What Gen Z Needs To Know About Property Taxes
Despite the pandemic, many Millennials are graduating from college and paving their way to success. This is a generation of young people who know what they want out of life and have the financial literacy tools – from podcasts to online platforms – to save for retirement, maximize their savings and achieve their goals. Goals.
With their 401K plan and IRAs in place, many Gen Zers focus on their parents’ financial planning. They want to make sure mom and dad have also maximized their tax savings so they can get the most out of their inheritance. Here’s what this savvy generation needs to know about inheritance tax.
Inheritance tax, also known as death tax, is a completely different tax from income tax. Income tax is an annual tax on your income earned during that year. Death tax is a one-off tax on a person’s assets after death. It is due nine months after the death of a person if certain monetary thresholds are reached. There are two levels of inheritance tax, the state level and the federal level. Let’s look at an example of how this works.
Janet and David are married and live in Massachusetts. Their assets total $ 6 million, which includes their home in the suburbs, David’s large life insurance policy, and David’s interest in a family business. Janet and David also have parents who are still alive and each will inherit a few million dollars when their parents die. Additionally, Janet and David are still in asset accumulation mode, so their assets will likely increase in value before they reach retirement age.
If David dies first and leaves all of his assets with Janet, no estate tax is due (although estate tax returns must be filed). In fact, no inheritance tax is due if you bequeath all your assets to your spouse. The government does not want your spouse to be a ward of the state. Your surviving spouse will have access to the funds to live on, and then it will be taxed after the death of both spouses. This is great news for Janet as she adores vacations and has a particular fondness for high end cruises. However, this is not such good news for their two Gen Z children. The inheritance tax will need to be paid after Janet and David die and before the assets are distributed to the children. Mom and Dad live off assets, then the kids pay the taxes.
The Massachusetts estate tax threshold is $ 1 million. If a Massachusetts resident dies with more than $ 1 million in assets, tax will be owed (unless you leave it all to your spouse or to a charity). This tax can be minimized through trust planning if Janet and David each create trusts in their lifetime that will protect the trust funds from estate taxes. They may also consider placing David’s material life insurance in an irrevocable trust that will prevent the proceeds from being taxed if he dies three years or more after the policy is transferred to the irrevocable trust (due to a three-year retrospective). Good fiduciary planning is the keystone of estate tax savings.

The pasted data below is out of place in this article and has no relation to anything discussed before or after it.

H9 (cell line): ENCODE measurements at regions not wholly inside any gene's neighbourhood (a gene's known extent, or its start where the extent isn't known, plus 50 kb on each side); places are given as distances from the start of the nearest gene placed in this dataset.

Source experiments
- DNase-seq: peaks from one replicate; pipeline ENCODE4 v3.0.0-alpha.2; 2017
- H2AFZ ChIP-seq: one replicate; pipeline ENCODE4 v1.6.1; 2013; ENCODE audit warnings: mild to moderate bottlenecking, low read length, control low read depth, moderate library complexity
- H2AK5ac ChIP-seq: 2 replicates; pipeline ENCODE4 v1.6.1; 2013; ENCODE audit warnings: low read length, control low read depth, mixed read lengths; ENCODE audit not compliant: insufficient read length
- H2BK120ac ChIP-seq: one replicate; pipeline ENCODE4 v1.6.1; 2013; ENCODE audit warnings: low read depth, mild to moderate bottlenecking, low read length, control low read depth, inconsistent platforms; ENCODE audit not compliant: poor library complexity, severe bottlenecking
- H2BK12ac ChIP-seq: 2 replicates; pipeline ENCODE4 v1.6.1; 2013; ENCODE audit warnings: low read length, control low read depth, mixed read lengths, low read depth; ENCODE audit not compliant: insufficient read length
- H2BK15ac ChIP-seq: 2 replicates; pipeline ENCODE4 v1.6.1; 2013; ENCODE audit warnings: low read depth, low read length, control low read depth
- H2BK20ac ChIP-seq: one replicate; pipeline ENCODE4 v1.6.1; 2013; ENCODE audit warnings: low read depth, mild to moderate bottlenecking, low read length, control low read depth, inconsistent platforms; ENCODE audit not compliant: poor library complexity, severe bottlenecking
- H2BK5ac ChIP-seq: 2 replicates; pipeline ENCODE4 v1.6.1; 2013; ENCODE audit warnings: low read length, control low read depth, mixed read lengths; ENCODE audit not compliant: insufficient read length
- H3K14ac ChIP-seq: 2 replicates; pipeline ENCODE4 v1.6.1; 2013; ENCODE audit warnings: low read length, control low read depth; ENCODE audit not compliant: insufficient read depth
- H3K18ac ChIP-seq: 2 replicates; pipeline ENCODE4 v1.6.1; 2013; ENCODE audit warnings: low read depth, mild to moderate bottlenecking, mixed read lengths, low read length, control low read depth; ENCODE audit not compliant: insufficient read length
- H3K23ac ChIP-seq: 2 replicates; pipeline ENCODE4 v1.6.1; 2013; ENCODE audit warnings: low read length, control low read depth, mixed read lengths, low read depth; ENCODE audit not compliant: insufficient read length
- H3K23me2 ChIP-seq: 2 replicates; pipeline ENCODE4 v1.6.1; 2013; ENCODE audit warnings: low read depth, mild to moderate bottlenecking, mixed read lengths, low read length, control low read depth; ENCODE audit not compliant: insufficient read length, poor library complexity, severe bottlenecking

Another way to save on property taxes would be to start a donation program. Anyone can give up to $ 15,000 per year to one person without any tax consequences. David could give each of his two children $ 15,000, and Janet could do the same. This would transfer $ 60,000 per year to the next generation without any tax consequences.
Giving gifts doesn’t seem like a good idea for David and Janet. They love their lifestyle and could use that money for cruises and sporting events. A better option would be for David and Janet’s parents to start giving programs as they are all in their early 90s and not spending as much as they used to. Janet’s mother, for example, has three children and six grandchildren, which allows her to donate $ 135,000 a year tax-free.
The easiest way to save on state property taxes, of course, is to move to another state. David would like to move to Florida where he can attend spring training, while Janet wants to move to New Hampshire to ski. Neither Florida nor New Hampshire have state estate taxes, so if they sell their real estate in Massachusetts and move to either state, they will no longer have to pay. Massachusetts Estate Taxes.
David and Janet should also be aware of federal estate tax. In 2021, this tax is imposed on estates with assets equal to or greater than $ 11,700,000. They aren’t too concerned about federal property taxes now, but by 2026 the exemption amount drops to $ 5 million (annual adjustment for inflation). Additionally, Congress might consider reducing this amount before 2026 and possibly to a lower amount such as $ 3,500,000. If this happens, estate tax planning becomes critical for Janet and David. While the Massachusetts tax rate can reach 16%, the federal estate tax rate reaches a whopping 40%.
In states like Washington and Hawaii, estate tax rates can be as high as 20%. There are also several states like Massachusetts where estate taxes can be as high as 16%; these include New York, Minnesota, Oregon, Illinois, Rhode Island, Maryland, Vermont, and DC.
Each state with estate taxes has a different level of exemption, so be sure to consult with your family’s estate planning attorney before any decision – or move – is made.